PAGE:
Have you ever wondered why it is that other folks can get great pictures of family and friends, but yours seems to be all duds? Oh yah, you take a lot of pictures, and with the advent of the newer technology of “digital photography” it’s sure a lot less expensive to “shot-gun” and hope for the best. But even then, most of them you just throw away. Well, I hope I can cut down on your practice and get better pictures the first time. I’m still learning, but I try, and what works for me I’ll pass on to you.
I’ve always been interested in personal photography, at least that’s what I call it for lack of a better description. I take lots of pictures of flowers, or various greenery, but getting good —- no – great pictures of people has always escaped me. I am beginning to get better pictures, but I still hold to the theory of “take a bunch; put ‘em on the computer and sort, critique, pick the best, dump the rest”.
Let’s start with some folks pictures. A few years back we had visitors for a couple weeks or so, (life-long friends) and had multiple chances to get great pictures. One occasion we were at a park, and my mistake was to have them stand in the sun with a background of a flowering bush. First of all, background sucked. Second mistake was to have them facing the sun, got gorgeous pictures of squinting eyes. Further adding to this was I was shooting full body pictures. Sadly, I lost every picture, couldn’t save even one for some decent memories. Let’s look at this problem. Operator error, big time. First of all, I know that it was NOT the camera’s fault – period.
I was using one of those little hand held cameras that fit in your pocket. These pictures below are from that camera.
You just don’t need a commercial camera to get good memory pictures and I think this is proof. You and your subject needs to be what is adjusted, not the camera. There are a lot of little tips that make better pictures, just follow the ground rules, and also experiment to see what you want out of a picture.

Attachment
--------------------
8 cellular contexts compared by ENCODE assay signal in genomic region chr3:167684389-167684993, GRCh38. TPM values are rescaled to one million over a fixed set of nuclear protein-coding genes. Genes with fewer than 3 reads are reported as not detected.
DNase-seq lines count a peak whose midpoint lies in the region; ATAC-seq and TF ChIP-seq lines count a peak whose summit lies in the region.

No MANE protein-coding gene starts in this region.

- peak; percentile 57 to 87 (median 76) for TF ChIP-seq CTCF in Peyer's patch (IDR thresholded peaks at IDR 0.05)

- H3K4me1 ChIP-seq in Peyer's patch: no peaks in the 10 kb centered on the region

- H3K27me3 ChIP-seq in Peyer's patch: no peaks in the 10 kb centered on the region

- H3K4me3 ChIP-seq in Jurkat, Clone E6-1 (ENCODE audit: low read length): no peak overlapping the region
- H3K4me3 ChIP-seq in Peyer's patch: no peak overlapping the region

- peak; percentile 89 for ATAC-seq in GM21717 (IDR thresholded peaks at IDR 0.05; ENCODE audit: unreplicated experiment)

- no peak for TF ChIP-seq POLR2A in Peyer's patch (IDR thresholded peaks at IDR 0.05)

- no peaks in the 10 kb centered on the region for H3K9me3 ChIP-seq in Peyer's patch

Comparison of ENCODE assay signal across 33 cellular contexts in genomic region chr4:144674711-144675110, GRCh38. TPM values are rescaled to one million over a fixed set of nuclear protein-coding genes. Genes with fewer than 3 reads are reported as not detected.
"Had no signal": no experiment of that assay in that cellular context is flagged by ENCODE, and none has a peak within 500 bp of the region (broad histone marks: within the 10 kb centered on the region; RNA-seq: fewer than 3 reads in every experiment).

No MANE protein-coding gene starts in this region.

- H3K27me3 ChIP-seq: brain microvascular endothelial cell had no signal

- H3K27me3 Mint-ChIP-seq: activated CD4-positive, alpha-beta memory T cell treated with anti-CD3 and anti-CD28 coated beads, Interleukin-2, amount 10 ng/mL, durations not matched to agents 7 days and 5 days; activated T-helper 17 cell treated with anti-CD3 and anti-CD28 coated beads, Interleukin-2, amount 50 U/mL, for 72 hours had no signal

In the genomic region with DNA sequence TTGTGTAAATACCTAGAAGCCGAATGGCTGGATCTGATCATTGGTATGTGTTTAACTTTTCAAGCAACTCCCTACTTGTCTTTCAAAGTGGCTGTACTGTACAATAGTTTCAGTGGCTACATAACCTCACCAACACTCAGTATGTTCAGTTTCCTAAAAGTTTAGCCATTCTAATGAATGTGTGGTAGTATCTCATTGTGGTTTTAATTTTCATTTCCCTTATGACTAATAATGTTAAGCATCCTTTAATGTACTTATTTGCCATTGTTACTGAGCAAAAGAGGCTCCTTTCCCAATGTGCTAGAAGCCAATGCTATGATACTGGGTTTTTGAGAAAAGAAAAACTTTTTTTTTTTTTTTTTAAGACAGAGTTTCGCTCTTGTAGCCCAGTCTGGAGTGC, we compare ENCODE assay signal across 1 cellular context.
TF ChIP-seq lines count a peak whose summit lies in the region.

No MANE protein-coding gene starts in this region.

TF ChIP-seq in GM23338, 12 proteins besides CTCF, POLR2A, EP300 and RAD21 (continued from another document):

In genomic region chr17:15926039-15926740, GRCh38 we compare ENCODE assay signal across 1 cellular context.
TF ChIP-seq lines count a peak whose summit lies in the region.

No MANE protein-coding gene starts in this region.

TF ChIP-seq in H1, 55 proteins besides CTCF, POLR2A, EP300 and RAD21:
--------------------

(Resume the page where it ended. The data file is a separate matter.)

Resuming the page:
These pictures (below) are with a newer camera, and I just happen to believe that there is no difference in quality for those special memories.
Fujifilm FinePix HS30EXR Digital Camera – (our personal camera)
I’m one of those folks that really enjoy having a word picture along with a camera picture to complete the memory. It’s been said that a “picture is worth a thousand words”, and I believe it’s true, but I also believe the words along with the picture are just as important – especially for later generations.
Take the picture of that green thingie above. Actually it’s a picture of a snow pea plant that’s just two days out of the ground. I took it about 2 feet away using the telephoto. I put it on the computer and worked with the size but not the colorization. I trust the camera and what it sees when I can. The picture now makes a lot more sense by adding the word picture to go with it.
Have you ever seen pictures that had history but they meant nothing to you? Just who was that guy with the big mustache, or what was the picture of the house supposed to be, or maybe the elderly couple standing by that old car? When I had to clean out my mother’s house, we had boxes of old pictures that I’m sure they meant a lot to her, but I had absolutely no idea who those folks were. In her later life, she couldn’t remember either – no help. I know they were probably relatives, but I had no clue to find out who they were. End result was the pictures were destroyed but if they had been well marked; we could have passed our generation history down to our kids and grand-kids. You really do need the word descriptions to go with the pictures.
See the young lady above that’s looking at something while she looks down. It is as if she wasn’t aware of someone with a camera. (She was). The young man is very well aware of the camera, he posed for it. That is a very natural pose for our grandson. Notice that he has his body turned a few degrees, not head on.
If your taking pictures of folks that are outside, you have very little control of the background, but you can overcome this by being in the shade, using a flash and go for the heads and shoulders. Get fairly close so the flash will cover all the unnecessary shadows. You can do the clipping to get better centering etc. from the computer later, when you go for the best shot. Remember, take a bunch, edit on the computer, keep the best – dump the rest.
Take multiples of pictures but not with the same pose. Never have your subjects face on, but rather have them at an angle and turn their heads to face you. Take about 3 pictures – then you move a couple steps left and take more. Go a few steps in the other direction and get some more shots. Have them turn just their heads to follow you but avoid the direct head on shots at all costs. You will wind up with 15 pictures or so, but take my word for it, it will be well worth it as you’ll get one or two shots that give you want you want.